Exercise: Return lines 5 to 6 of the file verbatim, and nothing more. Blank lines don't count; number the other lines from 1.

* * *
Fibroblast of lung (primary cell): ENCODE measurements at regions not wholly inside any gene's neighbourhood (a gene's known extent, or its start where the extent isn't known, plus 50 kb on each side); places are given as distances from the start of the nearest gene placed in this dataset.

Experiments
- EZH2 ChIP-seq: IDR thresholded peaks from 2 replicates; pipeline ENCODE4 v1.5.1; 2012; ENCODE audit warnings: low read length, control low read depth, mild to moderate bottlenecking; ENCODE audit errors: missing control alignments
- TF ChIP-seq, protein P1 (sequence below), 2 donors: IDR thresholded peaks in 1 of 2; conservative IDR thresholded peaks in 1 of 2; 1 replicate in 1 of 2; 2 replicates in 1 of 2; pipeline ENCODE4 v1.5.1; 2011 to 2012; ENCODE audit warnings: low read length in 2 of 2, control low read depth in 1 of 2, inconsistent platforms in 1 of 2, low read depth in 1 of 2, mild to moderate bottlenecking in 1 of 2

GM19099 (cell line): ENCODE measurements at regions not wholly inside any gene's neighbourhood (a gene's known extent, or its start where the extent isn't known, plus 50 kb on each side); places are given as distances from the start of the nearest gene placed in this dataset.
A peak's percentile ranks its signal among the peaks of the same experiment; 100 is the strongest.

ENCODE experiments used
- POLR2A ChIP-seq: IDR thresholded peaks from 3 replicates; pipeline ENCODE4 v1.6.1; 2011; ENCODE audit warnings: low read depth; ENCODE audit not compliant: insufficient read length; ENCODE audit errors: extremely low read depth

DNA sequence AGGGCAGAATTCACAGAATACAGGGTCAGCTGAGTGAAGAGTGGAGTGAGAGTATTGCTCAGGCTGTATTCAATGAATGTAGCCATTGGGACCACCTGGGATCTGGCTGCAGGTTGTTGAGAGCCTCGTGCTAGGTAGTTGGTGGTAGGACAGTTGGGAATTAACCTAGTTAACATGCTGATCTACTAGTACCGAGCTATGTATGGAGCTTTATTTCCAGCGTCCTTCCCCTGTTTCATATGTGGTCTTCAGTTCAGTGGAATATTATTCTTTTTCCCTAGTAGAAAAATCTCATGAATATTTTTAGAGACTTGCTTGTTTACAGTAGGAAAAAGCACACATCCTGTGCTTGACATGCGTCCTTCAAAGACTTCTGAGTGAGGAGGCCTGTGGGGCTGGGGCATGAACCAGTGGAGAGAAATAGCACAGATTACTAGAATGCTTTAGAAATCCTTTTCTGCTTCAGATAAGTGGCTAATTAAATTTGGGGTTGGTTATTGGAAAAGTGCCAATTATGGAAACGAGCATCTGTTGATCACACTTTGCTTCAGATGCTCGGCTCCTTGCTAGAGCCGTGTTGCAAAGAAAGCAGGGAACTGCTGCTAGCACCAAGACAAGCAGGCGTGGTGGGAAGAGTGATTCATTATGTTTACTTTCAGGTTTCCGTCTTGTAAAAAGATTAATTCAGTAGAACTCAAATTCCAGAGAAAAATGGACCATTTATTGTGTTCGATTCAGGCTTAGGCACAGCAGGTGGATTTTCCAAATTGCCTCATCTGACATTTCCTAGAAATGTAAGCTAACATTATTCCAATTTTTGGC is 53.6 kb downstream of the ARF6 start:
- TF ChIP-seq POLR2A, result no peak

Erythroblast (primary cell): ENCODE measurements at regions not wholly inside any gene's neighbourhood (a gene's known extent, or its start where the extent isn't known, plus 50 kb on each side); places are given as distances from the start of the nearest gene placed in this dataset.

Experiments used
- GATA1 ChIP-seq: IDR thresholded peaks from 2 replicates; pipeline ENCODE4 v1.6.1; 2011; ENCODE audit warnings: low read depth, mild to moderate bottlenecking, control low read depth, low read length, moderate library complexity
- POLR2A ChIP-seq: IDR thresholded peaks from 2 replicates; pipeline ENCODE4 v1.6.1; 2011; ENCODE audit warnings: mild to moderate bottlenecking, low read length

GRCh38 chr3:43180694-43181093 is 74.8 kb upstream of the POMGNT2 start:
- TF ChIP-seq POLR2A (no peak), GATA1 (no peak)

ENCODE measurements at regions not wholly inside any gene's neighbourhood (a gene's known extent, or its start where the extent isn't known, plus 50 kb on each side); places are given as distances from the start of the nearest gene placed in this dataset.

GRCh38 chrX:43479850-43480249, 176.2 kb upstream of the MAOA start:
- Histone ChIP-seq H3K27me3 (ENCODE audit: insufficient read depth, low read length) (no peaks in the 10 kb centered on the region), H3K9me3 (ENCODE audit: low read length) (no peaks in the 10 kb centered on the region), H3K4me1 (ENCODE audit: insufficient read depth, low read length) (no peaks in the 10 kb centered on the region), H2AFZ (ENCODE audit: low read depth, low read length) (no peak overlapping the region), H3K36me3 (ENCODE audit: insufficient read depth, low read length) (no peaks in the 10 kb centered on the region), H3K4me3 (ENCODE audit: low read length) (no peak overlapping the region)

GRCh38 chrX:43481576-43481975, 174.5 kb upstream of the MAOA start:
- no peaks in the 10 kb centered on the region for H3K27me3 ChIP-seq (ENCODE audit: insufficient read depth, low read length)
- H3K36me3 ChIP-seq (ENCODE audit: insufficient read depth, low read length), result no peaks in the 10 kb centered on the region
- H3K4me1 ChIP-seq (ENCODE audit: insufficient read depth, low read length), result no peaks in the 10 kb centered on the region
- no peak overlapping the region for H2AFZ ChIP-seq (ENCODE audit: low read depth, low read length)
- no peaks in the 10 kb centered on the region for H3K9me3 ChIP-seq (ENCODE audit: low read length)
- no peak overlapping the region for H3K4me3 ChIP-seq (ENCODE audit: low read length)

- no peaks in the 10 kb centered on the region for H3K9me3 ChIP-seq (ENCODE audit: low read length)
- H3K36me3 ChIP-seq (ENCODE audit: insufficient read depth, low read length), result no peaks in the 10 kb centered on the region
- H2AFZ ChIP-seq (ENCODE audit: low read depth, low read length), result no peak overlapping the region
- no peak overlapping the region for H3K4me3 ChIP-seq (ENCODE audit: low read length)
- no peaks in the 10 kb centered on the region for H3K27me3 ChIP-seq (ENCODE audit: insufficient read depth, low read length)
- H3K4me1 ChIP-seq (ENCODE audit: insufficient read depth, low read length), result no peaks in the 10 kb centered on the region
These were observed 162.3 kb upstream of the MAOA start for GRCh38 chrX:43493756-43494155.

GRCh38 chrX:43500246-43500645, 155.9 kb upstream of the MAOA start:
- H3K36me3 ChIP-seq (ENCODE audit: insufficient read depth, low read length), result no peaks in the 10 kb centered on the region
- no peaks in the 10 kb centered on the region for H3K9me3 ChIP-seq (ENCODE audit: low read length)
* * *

GM19099 (cell line): ENCODE measurements at regions not wholly inside any gene's neighbourhood (a gene's known extent, or its start where the extent isn't known, plus 50 kb on each side); places are given as distances from the start of the nearest gene placed in this dataset.
A peak's percentile ranks its signal among the peaks of the same experiment; 100 is the strongest.